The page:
I was distractedly but mechanically rowing our rental Daihatsu BEGO up the mountain side towards Puntarenas, knee pads in hand for our monthly begging session with customs when the BEGO begged for still another lower gear. As I searched for something more appropriate for mountain climbing in the little white wonder, I noticed two large birds flying very closely together, barely eight meters above us on a parallel course. Let’s see, two birds flapping like crazy in close formation, long tails dragging in the slip-stream, blunt noses looking for all the world like a WWII B-24 bomber…must be macaws. I slowed the BEGO down to fifteen KPH (not a hardship) and punched the hazard button. Yep, they are scarlet macaws and they’re keeping pace, pumping away right above us. We followed them for five minutes until they bore off to the left. Pure magic, pura vida.
So much had happened in so short a time that I shouldn’t have been surprised. The advance party from Mack Sails arrived Wednesday from Stuart, Florida. Jeff and Rick instantly tucked in with what we soon recognized as their focused, intense but calm, careful, and methodical approach to an amazing amount of details that we hadn’t even considered. Unforeseen issues were par for the course and simple but elegant solutions were custom engineered on the fly. Let’s just agree that it’s not just a big aluminum extrusion but boxes and boxes of bits and pieces that have to work in concert, otherwise it just might end up at the bottom of the ocean. I tell no lies.
Colin Mack, in the meantime, was finishing up the Annapolis sailboat show and was due in Friday but a Spirit Airlines hiccup caused a late night switch which meant no Colin until Saturday which meant all hands on deck. Marce and I decided to help out by doing what I call dumb work like unbolting and prying off the massive chain plates, and pretzeled stanchions, finding out that only a few bolt holes were reasonably close to the original.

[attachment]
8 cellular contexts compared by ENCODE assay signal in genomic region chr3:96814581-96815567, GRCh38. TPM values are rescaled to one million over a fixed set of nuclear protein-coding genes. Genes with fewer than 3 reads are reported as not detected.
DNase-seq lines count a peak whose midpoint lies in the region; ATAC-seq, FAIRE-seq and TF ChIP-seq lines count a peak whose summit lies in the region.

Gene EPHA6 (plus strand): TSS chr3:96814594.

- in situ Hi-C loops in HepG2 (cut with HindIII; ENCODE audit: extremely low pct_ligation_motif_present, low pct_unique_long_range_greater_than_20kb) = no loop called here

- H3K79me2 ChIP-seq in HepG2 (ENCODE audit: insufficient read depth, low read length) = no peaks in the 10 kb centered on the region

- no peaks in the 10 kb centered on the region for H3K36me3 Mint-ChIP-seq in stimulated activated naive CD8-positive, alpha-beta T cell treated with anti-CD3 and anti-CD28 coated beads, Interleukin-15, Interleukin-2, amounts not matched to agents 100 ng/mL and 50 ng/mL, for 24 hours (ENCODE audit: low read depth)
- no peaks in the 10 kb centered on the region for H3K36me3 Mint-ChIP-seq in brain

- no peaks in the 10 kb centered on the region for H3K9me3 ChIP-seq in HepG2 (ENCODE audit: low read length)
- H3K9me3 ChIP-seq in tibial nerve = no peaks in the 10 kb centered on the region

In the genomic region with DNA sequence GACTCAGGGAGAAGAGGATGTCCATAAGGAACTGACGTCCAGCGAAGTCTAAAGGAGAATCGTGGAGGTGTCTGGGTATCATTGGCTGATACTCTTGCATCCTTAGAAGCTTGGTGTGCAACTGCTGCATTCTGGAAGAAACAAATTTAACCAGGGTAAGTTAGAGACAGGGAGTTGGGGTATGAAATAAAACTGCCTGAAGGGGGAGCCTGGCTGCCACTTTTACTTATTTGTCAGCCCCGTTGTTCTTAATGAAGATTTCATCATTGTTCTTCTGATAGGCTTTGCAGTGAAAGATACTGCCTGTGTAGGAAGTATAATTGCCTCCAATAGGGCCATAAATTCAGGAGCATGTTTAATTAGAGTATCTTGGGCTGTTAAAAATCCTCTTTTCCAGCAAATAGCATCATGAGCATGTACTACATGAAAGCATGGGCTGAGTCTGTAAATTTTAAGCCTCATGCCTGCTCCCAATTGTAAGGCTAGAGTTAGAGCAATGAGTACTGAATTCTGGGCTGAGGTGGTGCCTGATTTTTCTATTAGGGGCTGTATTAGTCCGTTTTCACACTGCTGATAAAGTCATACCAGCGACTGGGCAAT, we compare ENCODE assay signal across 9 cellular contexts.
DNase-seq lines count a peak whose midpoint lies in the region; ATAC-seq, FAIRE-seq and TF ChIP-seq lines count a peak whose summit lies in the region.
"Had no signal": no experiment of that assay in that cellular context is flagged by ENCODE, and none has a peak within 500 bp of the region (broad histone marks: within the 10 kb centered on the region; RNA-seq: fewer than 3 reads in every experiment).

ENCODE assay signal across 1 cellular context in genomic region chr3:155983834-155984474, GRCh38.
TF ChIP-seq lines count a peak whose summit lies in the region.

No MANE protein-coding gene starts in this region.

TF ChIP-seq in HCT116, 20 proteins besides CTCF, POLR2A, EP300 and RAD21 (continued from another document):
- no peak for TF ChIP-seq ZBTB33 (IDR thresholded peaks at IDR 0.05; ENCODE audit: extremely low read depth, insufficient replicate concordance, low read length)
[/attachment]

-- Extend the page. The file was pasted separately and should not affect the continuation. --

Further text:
With the Pacific surge in the marina it was obvious that Escape Velocity would have to be pulled out and blocked to step the mast. We set the lift for first thing Monday morning. Sunday was a lay day for everyone but Marce and me, which allowed us to tie up loose ends and ready the new through-hull sensors.
First thing Monday we threw off the docklines and motored to the lift and the whole crew worked at high intensity. By the time the daily late afternoon deluge hit the mast was stepped, standing rigging set, and even Max Soto, Costa Rica’s very own part time rigger and architect showed up and worked around everyone to swage the loose ends of the new lifelines.
Marce and I spent the night aboard in the yard, a reminder of our hot and dusty month in Trinidad last year. At dawn I pulled off the old depth and speed transducers and prepped the holes for the new ones, and as soon as the crew showed up Colin helped install them.
With that done and dusted and the boom installed Colin announced we were ready to splash and finish up in the water. EV was swimming before by 9am!
While they bent on the sails, Gustavo, the fiberglass/gel coat guy, showed up after being AWOL for six weeks. Total chaos. By lunch we took EV across the marina a bonafide sailboat once again, with Gustavo still working on board.
Dear Escapees, I simply can’t describe what I was feeling. The new rig is robust almost to the point of being industrial, but beautifully efficient and better in every way.
Iriam, our personal and by now very familiar Customs agent, stamped us once again to keep us legal until we can finish up and head out.
It just goes to show when the planets align like this, even scarlet macaws guide you up the mountainside.
Pura vida, Baby.